Capacity for doubt, challenge, hope and curiosity is as vital for a nation as it is for a writer, a physicist, a politician, an athletics coach or a medical researcher. None of these fields should by tied to a single simple “majority rules” moral ideology. (This is not to say that there are not conversations of ethics that are crucial to address in all these fields.)

Because such curiosity, challenge and hope can be temporarily unpopular or shocking (history is often the story of such cases,) it comes to the government as leaders and representatives of the public to support and celebrate excellence – even when, and possibly especially when, that excellence is oppositional to “just the way things are.”

Largely this argument supports the creation of artworks. The importance of international touring and influence has often, recently, been separated as a different issue. It shouldn’t be. Art, like all fields in this time, is an international field. Ideas and excellence are not confined by nation states. I will end this letter with two stories from a recent trip. (I was fortunate enough to travel to Austria and Germany to attend workshops in my field.)

Max, a German student asks me about the popularity of sound art in Canada. He imagines that it must be very successful and played on the radio. I am confused for a moment and have to tell him that, no that’s not really true, at least not on most radio or when anyone is awake. I ask him why he would think that. He told me that when he thinks of sound art, he thinks of Canada. He thinks of R. Murray Schaffer and Janet Cardiff, John Oswald and the Sound Symposium. (All these artists and events have had important funding from all levels of government.) He talks about the way Canadians have led the field and changed the way sound art is made and thought about. Big historical changes that will be important for a long time. In this moment of talking with a German, I feel a pride and a pleasure at being from a country that not only supports but also promotes its artists abroad. My only wish is that we could do as well at home.

I have a meeting with the curator at a performance space in Germany. A space that has a history of presenting Canadian work. They really like it – there is something in the way we approach dance and theatre that they are curious about and speaks to them. I am talking to the curator about bringing work to Europe. This kind of touring is vital for the continuation of my artistic practice. Shows take a long time to develop, (good ideas can take awhile), and when a show is finished, we want to perform it for more than the two week run in one city usual for a first presentation. We also need partnerships and co-producers from inside of Canada and (we hope someday) across the world. This is simply part of the art world now. Ideas want to and need to travel. But Canada is far away from Europe and flights are expensive.

So, the curator said, usually they try to arrange more than one city at a time in Europe so that the flights are worth it. And while many presenters will pay for travel inside of Europe, even if they decided to present the work (depending on it’s artistic excellence) they cannot afford to pay for the international flight for a company of eight. That’s ok I think, literally a day before the announced cuts, we would apply for PromArts funding to support such a tour. A tour of work that is considered good enough to receive funding at home to make, good enough to tour within Canada. A tour of a work that could bring us to the “global stage.” A tour that might only need airfare from Canada to Europe. A tour that could increase the capacity for doubt, challenge, hope and curiosity for us and our public and for them and their public.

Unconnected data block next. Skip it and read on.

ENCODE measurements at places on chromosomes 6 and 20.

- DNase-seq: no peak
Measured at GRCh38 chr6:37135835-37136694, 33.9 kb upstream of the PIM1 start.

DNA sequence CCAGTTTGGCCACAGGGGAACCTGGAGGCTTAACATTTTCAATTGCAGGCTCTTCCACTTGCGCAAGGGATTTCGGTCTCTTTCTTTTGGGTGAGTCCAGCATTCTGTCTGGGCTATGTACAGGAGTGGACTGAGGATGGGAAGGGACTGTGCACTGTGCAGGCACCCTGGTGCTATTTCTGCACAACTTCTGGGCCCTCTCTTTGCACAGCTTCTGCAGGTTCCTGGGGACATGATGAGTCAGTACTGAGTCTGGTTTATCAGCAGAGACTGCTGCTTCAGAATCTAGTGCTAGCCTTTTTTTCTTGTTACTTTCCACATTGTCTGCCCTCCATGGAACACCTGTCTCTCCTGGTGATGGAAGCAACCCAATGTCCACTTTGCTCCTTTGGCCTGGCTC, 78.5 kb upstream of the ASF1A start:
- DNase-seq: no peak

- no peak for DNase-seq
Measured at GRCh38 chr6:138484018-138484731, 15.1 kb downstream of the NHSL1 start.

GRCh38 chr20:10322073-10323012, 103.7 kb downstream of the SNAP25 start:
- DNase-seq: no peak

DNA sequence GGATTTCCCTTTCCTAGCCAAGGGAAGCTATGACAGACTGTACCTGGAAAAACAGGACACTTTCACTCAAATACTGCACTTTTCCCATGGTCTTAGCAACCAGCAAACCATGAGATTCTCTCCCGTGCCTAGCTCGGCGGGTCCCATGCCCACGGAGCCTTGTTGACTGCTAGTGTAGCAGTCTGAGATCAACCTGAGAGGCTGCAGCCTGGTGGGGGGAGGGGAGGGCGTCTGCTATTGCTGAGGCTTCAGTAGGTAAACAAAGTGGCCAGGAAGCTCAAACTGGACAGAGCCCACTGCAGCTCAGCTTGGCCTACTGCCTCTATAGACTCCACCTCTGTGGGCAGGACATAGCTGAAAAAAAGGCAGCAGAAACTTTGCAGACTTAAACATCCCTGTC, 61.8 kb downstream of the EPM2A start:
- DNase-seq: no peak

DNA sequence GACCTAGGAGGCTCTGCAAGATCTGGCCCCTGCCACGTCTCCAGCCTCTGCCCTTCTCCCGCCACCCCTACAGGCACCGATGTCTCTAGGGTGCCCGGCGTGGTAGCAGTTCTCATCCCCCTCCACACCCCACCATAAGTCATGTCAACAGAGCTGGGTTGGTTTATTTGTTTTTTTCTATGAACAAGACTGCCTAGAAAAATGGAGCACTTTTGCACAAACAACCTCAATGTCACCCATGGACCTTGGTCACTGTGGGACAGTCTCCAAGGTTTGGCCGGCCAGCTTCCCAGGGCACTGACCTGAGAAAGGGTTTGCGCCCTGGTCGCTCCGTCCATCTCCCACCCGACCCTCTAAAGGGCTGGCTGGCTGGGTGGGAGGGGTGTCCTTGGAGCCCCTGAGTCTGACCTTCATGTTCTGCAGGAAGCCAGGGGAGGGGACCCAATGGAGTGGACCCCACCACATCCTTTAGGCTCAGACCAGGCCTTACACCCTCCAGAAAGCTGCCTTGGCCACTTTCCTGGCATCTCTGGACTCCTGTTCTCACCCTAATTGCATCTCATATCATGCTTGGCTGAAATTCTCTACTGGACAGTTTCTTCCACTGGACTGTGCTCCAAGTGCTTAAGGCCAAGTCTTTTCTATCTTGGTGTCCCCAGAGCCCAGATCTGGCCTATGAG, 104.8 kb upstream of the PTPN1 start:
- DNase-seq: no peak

I leave the meeting feeling good. Nothing has been decided but based on one trip I have the conversation about the next. Because the country I live in believes that excellence in the arts are important and worth sharing. (As do many other nations, including even the current US government.)

Two days later I see him again and tell him about the cuts, about how I hope that they won’t come to pass, about how I hope they don’t mark a turn in Canadian policy away from celebrating achievement and difference towards enforcing ideology and limiting access.

I still hope that this is true. That these programs are reinstated or ones that serve the same purpose and have the same ideological openness are created. That funds are even increased in an understanding that arts – like amateur sport, research and business – has always been supported by government in order that excellence might be sought and shared.

I hope that to promote Canada still could be to promote the capacity for doubt, challenge, hope, curiosity and excellence.

I hope that you consider these thoughts as you move forward shaping how Canada is seen in the world and at home.


Jacob Zimmer

Dramaturge and Animateur - Dancemakers and the Centre for Creation
Artistic Director - Small Wooden Shoe